Friday, January 2, 2015

As per the Universal Laws of Gravitation written by Sir Isaac Newton and the General Theory of Relativity by Sir Albert Einstein, Gravity or curved spacetime is proportional to the amount of matter or mass contained in a celestial body.
Our universe consists more than 90% of empty space, and heavenly bodies like black holes, stars and planets occupy the remaining. Since all celestial bodies are in reality a huge conglomeration of atoms logically, gravity should exist in an atom too.   
An atom consists 99.9% of empty space with the nucleus in the centre occupying the remaining. Is the empty space present in atoms the same as that present in outer space? The answer is yes. Let us find out how.
Our sun is a star whose mass is 330,000 times greater than earth. As per Chandrasekhar limit when a aged star having a mass of 1.4 times that of our sun explodes in an event known as super nova, most of the matter present in it is compressed into an extremely dense object known as a neutron star or a stellar black hole. The diameter of this newly formed compact body will be in the range only 3 to 4 km. Where has the empty space that was earlier present in the atoms contained in the star gone? There is only one thing that could have happened and that is; all the empty space has been squeezed out from within the body to the outside.  This clearly establishes the fact that the empty space in atoms is the same as that present in outer space. Hence, any substance that may exist in outer space should exist in an atom also.    
From thousands of years renowned western philosophers, scholars and scientists have predicted that space is really not empty and contains an invisible and ethereal substance having elastic properties. The following are some quotes attributed to these famous personalities:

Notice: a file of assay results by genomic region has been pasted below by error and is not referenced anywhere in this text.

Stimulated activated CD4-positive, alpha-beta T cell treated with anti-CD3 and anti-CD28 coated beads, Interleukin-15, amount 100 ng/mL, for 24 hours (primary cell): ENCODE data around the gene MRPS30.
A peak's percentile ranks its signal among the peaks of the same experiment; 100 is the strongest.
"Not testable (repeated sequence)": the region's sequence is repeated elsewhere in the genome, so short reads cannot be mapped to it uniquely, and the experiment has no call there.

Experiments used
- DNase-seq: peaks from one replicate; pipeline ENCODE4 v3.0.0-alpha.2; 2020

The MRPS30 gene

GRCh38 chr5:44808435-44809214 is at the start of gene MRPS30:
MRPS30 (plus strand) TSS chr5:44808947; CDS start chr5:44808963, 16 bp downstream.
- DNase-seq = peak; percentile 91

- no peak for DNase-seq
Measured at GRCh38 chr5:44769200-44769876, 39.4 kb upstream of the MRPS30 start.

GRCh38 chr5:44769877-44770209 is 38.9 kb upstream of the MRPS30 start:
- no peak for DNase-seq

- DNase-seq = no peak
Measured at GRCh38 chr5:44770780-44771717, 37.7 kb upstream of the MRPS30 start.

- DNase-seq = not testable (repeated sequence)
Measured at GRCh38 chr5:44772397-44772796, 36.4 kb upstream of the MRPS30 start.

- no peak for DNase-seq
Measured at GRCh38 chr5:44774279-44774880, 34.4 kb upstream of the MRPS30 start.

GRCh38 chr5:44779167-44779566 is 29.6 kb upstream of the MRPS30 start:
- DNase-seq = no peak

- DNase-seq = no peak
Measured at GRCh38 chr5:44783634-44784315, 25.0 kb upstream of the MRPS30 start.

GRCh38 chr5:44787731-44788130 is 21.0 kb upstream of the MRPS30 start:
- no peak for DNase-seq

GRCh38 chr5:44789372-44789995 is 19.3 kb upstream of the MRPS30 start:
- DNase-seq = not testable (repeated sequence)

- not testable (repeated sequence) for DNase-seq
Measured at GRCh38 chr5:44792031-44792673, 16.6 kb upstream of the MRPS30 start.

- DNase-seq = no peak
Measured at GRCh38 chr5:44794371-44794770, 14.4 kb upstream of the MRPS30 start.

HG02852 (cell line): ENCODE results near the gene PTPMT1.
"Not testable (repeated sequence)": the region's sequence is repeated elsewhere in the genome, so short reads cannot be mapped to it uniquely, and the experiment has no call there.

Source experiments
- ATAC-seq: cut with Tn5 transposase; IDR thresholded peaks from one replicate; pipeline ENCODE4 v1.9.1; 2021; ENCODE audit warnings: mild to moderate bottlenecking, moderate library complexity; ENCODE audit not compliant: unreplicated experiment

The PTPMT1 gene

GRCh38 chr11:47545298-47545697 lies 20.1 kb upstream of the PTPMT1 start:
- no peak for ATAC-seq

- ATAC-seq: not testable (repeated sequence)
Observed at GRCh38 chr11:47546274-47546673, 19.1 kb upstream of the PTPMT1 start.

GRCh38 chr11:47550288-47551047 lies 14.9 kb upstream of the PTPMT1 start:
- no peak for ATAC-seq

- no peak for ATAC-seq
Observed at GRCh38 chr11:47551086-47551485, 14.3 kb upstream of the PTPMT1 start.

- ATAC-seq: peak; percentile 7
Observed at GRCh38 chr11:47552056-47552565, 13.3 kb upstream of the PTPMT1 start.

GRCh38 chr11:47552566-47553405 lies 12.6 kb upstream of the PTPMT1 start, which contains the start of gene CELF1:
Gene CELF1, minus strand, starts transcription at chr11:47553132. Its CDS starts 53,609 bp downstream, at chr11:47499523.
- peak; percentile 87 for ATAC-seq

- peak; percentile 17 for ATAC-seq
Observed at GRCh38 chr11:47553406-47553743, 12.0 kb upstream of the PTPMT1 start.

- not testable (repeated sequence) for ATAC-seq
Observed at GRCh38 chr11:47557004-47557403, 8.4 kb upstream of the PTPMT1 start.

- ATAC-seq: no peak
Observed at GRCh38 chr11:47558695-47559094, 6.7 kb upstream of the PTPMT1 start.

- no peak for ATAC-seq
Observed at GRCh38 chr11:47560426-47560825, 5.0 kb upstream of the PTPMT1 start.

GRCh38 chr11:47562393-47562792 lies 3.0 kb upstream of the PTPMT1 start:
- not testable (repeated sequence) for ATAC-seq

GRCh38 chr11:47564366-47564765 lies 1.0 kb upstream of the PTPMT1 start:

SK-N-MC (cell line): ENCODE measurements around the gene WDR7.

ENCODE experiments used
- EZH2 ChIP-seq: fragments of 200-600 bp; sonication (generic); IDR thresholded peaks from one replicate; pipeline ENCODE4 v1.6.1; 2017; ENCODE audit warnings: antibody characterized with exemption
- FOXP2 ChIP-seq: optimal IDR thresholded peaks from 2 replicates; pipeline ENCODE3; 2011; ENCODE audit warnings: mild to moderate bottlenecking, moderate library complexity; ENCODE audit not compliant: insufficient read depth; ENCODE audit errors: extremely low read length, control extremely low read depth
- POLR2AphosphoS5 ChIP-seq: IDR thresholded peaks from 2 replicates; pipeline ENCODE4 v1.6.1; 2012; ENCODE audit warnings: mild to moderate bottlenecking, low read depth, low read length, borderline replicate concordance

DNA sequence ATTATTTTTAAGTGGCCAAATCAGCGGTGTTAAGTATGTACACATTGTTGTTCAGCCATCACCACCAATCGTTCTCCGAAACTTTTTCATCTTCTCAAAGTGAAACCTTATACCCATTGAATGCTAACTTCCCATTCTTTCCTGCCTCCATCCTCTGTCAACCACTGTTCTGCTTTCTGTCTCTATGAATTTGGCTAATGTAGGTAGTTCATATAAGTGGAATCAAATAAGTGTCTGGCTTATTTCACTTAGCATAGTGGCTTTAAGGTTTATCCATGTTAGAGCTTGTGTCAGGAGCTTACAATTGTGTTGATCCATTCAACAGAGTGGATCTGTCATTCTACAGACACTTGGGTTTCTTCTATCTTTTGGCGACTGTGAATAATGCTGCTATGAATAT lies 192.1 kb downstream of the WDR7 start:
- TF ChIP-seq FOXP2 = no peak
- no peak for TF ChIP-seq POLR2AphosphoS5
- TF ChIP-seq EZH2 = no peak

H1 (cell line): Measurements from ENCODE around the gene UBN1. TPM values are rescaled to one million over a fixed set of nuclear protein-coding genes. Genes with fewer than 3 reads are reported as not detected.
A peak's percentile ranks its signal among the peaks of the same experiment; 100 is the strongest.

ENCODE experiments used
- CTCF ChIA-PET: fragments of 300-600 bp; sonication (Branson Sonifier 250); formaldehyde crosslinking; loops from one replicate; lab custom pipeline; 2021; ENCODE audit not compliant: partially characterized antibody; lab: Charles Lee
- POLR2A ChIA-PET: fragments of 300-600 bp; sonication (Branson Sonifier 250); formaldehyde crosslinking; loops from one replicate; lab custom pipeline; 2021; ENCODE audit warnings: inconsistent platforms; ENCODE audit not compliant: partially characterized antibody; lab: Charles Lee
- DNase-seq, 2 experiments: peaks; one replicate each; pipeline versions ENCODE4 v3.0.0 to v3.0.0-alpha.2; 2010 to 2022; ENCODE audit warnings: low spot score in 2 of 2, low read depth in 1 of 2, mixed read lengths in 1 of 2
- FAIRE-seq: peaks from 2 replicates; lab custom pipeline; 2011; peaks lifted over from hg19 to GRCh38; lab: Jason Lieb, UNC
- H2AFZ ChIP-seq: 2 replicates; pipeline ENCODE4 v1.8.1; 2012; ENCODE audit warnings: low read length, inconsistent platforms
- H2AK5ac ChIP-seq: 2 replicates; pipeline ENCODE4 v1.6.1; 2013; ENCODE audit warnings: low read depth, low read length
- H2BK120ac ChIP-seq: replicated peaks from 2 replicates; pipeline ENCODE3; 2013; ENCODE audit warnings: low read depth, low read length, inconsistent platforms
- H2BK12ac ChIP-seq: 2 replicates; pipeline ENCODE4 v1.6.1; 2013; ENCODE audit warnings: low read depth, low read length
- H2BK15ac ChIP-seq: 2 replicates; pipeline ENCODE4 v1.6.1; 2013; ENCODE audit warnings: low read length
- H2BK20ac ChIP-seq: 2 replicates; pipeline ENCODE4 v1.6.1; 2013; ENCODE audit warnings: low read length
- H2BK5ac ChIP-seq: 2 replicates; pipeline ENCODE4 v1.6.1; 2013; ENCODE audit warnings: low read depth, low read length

Sir Isaac Newton whom we can consider as the father of gravity
“And first I suppose that there is diffused through all places an ethereal substance capable of contraction and dilation, strongly elastic, and in word much like air in all respects, but far more subtle. I suppose this aether pervades all gross bodies, but yet so as to stand rarer in their pores than in free spaces, and so much ye rarer as their pores are less.”
“I do not know what aether is, but that if it consists of particles then they must be exceedingly smaller than those of air or even than those of light. The exceeding smallness of its particles may contribute to the greatness of the force by which those particles may recede from one another, and thereby make the medium exceedingly more rare and elastic than air, and consequently less able to resist the motion of projectiles, and exceedingly more able to press upon gross bodies, by endeavoring to expand itself.”
Leonhard Euler, a famous mathematician and philosopher of the eighteenth century.
"What is perhaps more likely to be true is that the force of gravity arises from the action of some more subtle matter that escapes the notice of our senses."


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